Dear Dr. Kate,
My mom’s hormones started changing when she was 38, and she actually got pregnant unexpectedly during this time. Is there a good way to practice birth control during pre-menopause? I understand that pills that have worked with your body for years warding off pregnancy can become ineffective at this time.
— Hot Flash
The irony of perimenopause — the years of shifting hormones and irregular cycles that lead up to the total loss of your periods — is that you probably can’t get pregnant if you try… but that one occasional egg will lead to pregnancy if you don’t want it to.
Luckily, the same birth control methods that work for you in your 20s are still effective in your late 30s and early 40s. Hormonal methods, in fact, can lessen the bleeding irregularity and intense cramping that often come with perimenopause.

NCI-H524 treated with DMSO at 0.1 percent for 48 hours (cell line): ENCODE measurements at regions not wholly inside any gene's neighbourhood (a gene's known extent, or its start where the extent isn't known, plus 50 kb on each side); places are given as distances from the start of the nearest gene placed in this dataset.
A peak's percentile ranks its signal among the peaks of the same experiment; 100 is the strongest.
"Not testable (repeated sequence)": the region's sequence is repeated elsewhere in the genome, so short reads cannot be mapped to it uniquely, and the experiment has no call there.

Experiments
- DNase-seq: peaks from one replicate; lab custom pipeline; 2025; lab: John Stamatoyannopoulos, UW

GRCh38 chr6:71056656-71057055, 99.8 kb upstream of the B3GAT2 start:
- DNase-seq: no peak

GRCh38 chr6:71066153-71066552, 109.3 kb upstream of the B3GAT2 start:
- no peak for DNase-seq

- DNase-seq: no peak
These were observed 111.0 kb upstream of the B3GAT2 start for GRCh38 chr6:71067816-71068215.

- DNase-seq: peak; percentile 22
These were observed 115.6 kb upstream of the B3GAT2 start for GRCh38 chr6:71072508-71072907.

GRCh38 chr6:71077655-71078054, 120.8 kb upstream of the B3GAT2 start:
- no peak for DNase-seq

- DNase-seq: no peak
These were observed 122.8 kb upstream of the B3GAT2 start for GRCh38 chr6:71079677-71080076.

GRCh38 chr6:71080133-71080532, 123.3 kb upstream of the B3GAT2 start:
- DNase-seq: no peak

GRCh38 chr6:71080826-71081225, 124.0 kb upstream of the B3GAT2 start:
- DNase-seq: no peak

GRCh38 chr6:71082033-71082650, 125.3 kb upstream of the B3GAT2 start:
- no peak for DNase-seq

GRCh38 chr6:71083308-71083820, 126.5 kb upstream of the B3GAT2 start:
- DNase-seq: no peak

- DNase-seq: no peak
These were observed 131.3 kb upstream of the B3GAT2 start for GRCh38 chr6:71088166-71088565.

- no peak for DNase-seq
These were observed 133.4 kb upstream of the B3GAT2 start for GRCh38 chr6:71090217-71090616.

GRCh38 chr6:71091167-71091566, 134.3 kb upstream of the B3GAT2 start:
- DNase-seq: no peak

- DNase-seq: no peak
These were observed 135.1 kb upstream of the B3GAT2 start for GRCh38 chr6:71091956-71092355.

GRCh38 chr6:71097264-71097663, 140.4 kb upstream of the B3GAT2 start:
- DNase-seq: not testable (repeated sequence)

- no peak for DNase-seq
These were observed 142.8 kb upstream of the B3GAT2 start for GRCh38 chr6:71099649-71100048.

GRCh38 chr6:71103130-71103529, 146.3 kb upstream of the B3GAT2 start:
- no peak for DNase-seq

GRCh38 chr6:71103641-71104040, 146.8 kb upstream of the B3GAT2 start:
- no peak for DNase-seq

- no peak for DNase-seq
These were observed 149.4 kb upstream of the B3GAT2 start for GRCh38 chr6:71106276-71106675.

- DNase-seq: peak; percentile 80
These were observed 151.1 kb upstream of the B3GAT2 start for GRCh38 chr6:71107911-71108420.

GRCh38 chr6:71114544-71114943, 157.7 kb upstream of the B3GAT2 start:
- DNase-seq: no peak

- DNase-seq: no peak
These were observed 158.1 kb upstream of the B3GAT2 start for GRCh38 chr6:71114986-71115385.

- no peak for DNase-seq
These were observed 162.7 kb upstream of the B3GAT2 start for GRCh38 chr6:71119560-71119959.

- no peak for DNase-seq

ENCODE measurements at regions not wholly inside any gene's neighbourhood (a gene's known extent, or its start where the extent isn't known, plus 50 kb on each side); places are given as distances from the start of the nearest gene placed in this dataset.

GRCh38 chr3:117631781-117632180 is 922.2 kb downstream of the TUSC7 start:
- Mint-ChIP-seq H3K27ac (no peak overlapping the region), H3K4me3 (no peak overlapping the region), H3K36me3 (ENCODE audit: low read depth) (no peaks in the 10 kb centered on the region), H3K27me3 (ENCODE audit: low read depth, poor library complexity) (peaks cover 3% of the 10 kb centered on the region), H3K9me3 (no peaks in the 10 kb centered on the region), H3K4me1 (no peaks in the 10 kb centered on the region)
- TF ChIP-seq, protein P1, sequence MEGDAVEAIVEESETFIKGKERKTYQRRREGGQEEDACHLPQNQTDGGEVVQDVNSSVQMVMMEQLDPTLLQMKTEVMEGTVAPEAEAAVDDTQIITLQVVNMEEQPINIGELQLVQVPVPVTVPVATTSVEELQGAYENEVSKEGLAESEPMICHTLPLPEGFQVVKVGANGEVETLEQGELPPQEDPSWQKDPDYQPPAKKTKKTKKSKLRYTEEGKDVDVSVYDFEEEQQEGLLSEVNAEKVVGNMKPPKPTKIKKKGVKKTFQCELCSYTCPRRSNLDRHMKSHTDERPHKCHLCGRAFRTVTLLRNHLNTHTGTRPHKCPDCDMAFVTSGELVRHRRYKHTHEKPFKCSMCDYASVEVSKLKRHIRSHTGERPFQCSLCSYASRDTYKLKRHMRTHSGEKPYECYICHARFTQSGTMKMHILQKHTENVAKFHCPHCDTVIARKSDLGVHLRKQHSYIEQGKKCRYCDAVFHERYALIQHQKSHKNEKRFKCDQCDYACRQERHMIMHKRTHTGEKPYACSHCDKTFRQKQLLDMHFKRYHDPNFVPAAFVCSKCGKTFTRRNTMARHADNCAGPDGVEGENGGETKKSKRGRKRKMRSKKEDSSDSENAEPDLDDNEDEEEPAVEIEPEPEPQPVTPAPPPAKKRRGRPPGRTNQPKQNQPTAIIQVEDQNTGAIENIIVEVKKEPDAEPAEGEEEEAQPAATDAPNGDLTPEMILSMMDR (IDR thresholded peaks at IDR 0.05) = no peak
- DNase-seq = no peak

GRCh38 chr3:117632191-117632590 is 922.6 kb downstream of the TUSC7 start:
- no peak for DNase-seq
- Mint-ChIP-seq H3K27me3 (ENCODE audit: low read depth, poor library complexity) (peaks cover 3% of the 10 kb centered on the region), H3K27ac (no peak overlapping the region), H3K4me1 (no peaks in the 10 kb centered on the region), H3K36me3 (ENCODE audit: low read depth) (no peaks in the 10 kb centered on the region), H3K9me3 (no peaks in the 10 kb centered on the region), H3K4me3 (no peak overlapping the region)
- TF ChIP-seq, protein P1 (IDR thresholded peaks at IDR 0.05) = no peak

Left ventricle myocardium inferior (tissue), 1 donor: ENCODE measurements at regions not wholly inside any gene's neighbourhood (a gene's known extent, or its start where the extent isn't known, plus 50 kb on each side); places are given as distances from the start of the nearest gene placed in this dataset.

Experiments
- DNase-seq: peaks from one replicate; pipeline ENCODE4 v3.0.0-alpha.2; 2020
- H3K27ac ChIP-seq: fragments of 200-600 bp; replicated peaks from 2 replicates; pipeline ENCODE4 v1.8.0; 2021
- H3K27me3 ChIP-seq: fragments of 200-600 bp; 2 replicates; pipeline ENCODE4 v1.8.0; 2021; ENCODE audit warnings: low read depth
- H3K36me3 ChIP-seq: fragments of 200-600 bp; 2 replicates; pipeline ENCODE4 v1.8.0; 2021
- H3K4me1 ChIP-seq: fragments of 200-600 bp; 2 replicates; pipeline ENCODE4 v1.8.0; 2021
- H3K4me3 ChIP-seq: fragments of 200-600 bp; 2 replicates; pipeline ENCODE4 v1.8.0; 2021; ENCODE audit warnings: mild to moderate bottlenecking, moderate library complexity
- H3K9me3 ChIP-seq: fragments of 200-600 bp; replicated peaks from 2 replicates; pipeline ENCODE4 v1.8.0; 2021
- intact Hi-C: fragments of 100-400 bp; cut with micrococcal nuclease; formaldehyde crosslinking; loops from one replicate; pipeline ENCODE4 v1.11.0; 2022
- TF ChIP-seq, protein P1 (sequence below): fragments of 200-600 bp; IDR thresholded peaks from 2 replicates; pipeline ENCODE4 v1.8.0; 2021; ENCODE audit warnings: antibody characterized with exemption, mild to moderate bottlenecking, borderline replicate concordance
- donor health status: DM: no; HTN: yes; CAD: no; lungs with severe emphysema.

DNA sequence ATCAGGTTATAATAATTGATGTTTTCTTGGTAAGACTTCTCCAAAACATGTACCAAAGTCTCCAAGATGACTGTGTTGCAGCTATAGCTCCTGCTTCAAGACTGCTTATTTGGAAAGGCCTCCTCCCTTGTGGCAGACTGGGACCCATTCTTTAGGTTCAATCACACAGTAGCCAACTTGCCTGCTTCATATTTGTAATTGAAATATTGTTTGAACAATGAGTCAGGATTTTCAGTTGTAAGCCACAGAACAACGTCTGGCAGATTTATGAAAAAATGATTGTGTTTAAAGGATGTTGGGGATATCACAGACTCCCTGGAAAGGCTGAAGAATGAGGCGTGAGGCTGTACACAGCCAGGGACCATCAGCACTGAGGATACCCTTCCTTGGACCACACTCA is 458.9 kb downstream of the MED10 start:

A warning, though: once you’re over 35, you may have contraindications to estrogen-containing methods (most pills, the patch, the ring) based on your medical history. If you’ve been a happy pill user, but smoke or have migraine headaches, your gyno will switch you to a progesterone-only method for safety reasons. And an IUD is always a good choice for most women, especially in perimenopause.
— Dr. Kate
Dr. Kate is an OB/GYN at one of the largest teaching hospitals in New York City. She also lectures nationally on women’s health issues and conducts research on reproductive health. Check out more of her advice and ask her a question at Gynotalk.com.